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Justice News

Department of Justice
U.S. Attorney’s Office
District of New Jersey

FOR IMMEDIATE RELEASE
Wednesday, May 25, 2016

Major Narcotics Supplier For New Jersey Drug Trafficking Organization Convicted Of Drug Distribution, Weapons Charges

TRENTON, N.J. – A Jersey City, New Jersey, man was convicted by a federal jury today for his role as a heroin and cocaine supplier to a large-scale drug trafficking organization that operated in Ocean and Monmouth Counties and elsewhere in New Jersey, U.S. Attorney Paul J. Fishman announced.

Thomas Shannon, a/k/a “Cuzzo,” 37, was convicted of four counts of an indictment charging him with one count of conspiracy to distribute cocaine and more than a kilogram of heroin, one count of possession with intent to distribute heroin and cocaine, one count of possession of a firearm in furtherance of a drug trafficking crime, and one count of engaging in a monetary transaction in criminally derived property. Shannon was convicted following a two-week trial before U.S. District Judge Peter G. Sheridan in Trenton federal court. The jury deliberated for three hours before returning the verdict.

Between March and May 2014, 21 other individuals, including numerous alleged members of the drug trafficking organization to which Shannon supplied narcotics, were charged in two separate criminal complaints with conspiring to distribute heroin and other related offenses. The complaint referred to the drug trafficking organization as the “Britt-Young DTO,” after its leaders, Robert Britt, a/k/a “True,” and Rufus Young, a/k/a “Equan,” a/k/a “E-Money,” a/k/a “Kintock.”  Of the 22 individuals charged, 21 have been convicted to date. 

According to documents filed in this case and the evidence presented at trial:

Between October 2013 and March 2014, Shannon conspired with others to distribute heroin and cocaine in Ocean and Monmouth counties, including to the Britt-Young DTO. Shannon obtained some of his narcotics from conspirators in California, who shipped packages containing large quantities of heroin and cocaine from California to Shannon in New Jersey. The packages were sent to a residence in Perth Amboy, New Jersey, and received by another conspirator, who then gave the packages to Shannon. Shannon then transported the narcotics to stash house locations that he controlled in Asbury Park and Long Branch, New Jersey, where he packaged the heroin and cocaine and prepared it for distribution to other dealers. Shannon packaged some of the heroin in small plastic bags that were “stamped” with brand names or markings to distinguish it from other narcotics sold in or around the Monmouth County area.

To pay for the drug shipments, Shannon and others acting at his direction deposited cash into numerous third-party bank accounts provided by the conspirators in California, who then withdrew the cash at bank branch locations in California.

Shannon used numerous cellular telephones to communicate with his conspirators, including through text messages, and he and his conspirators often spoke in code to disguise the illegal nature of their communications. For example, Shannon and a leader of the Britt-Young DTO referred to cocaine as “Kristine.” Shannon also acquired and possessed firearms in furtherance of the drug trafficking conspiracy, including a Smith and Wesson .38 caliber revolver and a Sturm, Ruger & Co. Inc. .40 caliber handgun.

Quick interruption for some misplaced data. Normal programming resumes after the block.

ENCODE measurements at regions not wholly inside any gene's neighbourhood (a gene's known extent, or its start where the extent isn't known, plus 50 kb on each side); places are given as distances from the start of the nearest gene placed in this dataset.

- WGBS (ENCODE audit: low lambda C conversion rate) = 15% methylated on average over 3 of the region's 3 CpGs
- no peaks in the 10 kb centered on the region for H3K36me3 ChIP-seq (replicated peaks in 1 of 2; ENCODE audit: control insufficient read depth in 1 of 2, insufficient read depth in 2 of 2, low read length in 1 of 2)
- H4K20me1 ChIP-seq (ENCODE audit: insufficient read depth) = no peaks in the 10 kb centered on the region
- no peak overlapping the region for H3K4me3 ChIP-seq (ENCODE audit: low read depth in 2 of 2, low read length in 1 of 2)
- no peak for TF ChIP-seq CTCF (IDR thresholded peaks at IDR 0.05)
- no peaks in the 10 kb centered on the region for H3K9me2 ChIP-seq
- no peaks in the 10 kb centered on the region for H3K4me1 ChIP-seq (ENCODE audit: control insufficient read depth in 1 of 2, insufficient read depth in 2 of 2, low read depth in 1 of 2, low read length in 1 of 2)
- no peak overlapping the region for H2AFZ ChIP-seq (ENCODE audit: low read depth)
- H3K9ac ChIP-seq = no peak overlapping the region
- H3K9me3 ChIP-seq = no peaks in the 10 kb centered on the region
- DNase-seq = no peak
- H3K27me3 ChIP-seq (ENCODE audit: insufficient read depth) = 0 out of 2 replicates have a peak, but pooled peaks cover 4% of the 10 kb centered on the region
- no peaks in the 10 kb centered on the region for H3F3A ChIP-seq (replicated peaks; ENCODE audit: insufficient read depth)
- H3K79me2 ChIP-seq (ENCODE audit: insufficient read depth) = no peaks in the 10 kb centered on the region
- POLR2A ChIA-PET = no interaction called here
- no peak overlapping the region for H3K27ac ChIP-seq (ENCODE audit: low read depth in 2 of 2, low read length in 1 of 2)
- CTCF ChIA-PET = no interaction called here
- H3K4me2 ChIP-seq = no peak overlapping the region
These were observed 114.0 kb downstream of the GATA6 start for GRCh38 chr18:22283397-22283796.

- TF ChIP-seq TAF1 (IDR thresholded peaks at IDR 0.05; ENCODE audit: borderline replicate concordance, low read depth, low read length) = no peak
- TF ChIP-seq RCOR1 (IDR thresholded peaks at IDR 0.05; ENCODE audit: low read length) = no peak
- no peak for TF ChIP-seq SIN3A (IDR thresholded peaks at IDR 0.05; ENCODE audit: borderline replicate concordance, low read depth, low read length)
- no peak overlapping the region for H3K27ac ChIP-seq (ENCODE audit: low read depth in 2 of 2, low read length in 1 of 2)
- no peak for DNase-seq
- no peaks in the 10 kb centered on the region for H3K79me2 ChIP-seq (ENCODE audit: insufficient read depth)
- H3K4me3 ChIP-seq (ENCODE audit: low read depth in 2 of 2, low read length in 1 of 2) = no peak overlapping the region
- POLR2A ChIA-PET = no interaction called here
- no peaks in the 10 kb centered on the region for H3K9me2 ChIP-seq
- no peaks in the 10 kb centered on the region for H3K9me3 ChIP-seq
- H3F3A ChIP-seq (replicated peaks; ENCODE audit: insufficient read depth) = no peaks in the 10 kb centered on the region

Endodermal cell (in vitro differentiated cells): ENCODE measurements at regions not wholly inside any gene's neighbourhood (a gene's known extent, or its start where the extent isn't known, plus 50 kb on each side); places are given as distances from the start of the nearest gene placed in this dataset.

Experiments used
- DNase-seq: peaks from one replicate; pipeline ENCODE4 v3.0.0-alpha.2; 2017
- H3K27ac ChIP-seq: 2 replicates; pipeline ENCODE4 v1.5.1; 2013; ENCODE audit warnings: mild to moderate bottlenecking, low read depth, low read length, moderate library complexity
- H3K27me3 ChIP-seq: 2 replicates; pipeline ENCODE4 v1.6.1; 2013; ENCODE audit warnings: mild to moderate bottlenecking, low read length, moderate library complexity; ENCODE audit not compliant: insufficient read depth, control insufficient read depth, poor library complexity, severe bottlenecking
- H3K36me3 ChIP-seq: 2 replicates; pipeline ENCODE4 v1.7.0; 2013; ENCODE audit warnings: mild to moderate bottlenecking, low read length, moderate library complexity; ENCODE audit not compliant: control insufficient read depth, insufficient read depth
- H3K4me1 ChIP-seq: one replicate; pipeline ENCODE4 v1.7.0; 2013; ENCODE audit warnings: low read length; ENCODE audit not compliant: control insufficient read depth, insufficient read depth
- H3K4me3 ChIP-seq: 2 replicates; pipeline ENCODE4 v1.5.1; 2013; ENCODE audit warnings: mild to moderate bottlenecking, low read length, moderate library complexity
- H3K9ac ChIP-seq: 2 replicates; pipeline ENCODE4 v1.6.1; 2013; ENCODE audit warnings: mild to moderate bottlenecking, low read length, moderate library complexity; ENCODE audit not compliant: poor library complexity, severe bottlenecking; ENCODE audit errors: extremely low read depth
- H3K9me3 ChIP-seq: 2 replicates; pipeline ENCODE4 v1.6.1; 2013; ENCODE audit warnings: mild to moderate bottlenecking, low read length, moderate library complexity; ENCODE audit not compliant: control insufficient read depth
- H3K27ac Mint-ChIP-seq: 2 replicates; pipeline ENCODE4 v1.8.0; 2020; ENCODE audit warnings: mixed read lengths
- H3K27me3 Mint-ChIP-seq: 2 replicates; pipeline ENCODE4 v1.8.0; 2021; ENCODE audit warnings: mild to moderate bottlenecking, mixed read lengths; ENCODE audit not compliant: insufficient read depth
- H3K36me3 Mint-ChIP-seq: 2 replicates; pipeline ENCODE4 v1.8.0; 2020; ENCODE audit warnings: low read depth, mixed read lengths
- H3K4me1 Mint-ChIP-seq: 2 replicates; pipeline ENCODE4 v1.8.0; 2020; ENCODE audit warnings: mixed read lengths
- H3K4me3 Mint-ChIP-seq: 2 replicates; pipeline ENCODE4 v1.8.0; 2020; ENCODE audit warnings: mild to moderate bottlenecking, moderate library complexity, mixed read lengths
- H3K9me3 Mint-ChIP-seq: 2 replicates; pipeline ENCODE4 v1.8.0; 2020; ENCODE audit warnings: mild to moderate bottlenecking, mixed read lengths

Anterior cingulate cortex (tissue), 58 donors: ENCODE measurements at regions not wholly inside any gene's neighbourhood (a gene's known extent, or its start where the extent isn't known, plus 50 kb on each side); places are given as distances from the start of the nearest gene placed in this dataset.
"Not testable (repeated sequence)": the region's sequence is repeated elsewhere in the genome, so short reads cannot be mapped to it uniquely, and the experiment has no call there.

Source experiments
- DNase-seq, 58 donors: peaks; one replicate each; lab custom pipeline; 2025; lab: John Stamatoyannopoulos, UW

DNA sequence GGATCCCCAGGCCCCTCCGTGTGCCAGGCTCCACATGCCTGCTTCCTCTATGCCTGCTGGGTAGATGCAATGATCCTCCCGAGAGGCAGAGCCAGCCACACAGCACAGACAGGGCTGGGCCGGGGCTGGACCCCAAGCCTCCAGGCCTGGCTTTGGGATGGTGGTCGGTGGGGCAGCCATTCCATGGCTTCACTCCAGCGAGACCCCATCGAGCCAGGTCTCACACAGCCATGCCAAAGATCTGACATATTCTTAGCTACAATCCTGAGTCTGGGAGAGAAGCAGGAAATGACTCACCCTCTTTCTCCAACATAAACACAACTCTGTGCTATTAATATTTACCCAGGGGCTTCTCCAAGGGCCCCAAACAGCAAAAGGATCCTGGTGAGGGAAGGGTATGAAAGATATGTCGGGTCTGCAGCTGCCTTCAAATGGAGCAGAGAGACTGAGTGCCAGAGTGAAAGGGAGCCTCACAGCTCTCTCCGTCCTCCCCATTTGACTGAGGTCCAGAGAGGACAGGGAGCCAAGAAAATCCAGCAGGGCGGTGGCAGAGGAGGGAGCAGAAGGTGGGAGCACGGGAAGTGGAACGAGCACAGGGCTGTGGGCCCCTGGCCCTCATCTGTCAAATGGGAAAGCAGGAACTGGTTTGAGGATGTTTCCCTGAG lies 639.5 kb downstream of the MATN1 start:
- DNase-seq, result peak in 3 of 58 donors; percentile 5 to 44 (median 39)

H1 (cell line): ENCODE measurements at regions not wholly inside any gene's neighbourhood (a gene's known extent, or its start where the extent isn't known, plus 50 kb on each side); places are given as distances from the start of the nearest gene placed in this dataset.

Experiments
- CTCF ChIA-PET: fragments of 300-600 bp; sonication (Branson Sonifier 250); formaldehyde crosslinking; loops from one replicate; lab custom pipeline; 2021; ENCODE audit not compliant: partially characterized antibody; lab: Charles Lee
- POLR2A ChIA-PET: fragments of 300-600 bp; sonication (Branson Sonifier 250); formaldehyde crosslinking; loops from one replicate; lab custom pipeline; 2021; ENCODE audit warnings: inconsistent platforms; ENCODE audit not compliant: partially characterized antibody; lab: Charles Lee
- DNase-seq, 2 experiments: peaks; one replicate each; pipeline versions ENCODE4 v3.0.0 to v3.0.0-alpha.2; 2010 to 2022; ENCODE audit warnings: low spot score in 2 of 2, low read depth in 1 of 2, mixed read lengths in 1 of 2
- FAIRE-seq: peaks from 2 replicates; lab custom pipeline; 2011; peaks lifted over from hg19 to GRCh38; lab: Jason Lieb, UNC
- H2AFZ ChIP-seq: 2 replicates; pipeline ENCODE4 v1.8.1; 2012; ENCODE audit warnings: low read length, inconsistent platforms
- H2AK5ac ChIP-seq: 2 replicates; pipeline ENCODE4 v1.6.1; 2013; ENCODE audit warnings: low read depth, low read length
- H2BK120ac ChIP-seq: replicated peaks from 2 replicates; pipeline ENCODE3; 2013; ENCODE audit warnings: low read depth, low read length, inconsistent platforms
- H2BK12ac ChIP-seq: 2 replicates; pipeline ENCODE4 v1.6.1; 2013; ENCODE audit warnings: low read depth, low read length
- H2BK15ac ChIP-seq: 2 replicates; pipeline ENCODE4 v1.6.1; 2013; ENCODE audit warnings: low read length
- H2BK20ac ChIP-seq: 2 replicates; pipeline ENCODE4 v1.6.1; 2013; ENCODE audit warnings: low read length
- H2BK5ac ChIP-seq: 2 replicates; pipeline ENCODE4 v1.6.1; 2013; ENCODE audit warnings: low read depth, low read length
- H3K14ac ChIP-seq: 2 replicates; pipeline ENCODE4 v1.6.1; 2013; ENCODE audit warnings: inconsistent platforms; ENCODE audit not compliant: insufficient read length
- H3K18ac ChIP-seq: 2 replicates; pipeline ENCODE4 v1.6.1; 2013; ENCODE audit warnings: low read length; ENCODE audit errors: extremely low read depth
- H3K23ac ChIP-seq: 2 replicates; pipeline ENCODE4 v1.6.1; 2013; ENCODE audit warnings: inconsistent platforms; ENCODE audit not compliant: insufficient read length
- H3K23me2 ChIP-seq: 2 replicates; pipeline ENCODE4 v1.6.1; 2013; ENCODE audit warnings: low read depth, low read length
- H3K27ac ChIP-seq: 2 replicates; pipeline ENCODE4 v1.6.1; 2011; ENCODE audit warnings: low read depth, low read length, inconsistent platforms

The conspiracy count carries a minimum potential penalty of 10 years in prison, a maximum of life in prison, and a $10 million fine. The possession of controlled substances count with which Shannon is charged carries a minimum potential penalty of five years in prison, a maximum of 40 years in prison, and a $5 million fine. The possession of a firearm in furtherance of a drug trafficking offense count carries a minimum potential penalty of five years in prison and a maximum of life in prison, which must be served consecutive to any sentence imposed in connection with the underlying drug trafficking offenses. The engaging in a monetary transaction in criminally derived property count carries a maximum potential penalty of 10 years in prison and a $250,000 fine. Sentencing is scheduled for Aug. 30, 2016.

U.S. Attorney Fishman credited special agents of the FBI, Red Bank Resident Office, under the direction of Special Agent in Charge Timothy Gallagher in Newark; officers of the Brick Township Police Department, under the direction of Chief James Riccio: and officers of the Toms River Police Department, under the direction of Chief Mitchell A. Little, with the investigation leading to today’s verdict.

He also thanked special agents of the Bureau of Alcohol Tobacco Firearms and Explosives (ATF), under the direction of Special Agent in Charge George P. Belsky; inspectors of the U.S. Postal Inspection Service, under the direction of Acting Inspector in Charge Cynthia Shoffner; officers of the Monmouth County Prosecutor’s Office, under the direction of Prosecutor Christopher Gramiccioni; and officers of the Ocean County Prosecutor’s Office, under the direction of Prosecutor Joseph D Coronato. He also thanked the Monmouth County Sheriff’s Office and the Neptune Township, Asbury Park, Marlboro, and Long Branch police departments for their roles in the case.

The government is represented by Assistant U.S. Attorney Nicholas Grippo and Brendan Day of the U.S. Attorney’s Office Criminal Division in Trenton.

Defense Counsel:  Edward Bertucio Esq., Eatontown, New Jersey

16-149
Topic: 
Drug Trafficking
Firearms Offenses
Updated September 2, 2016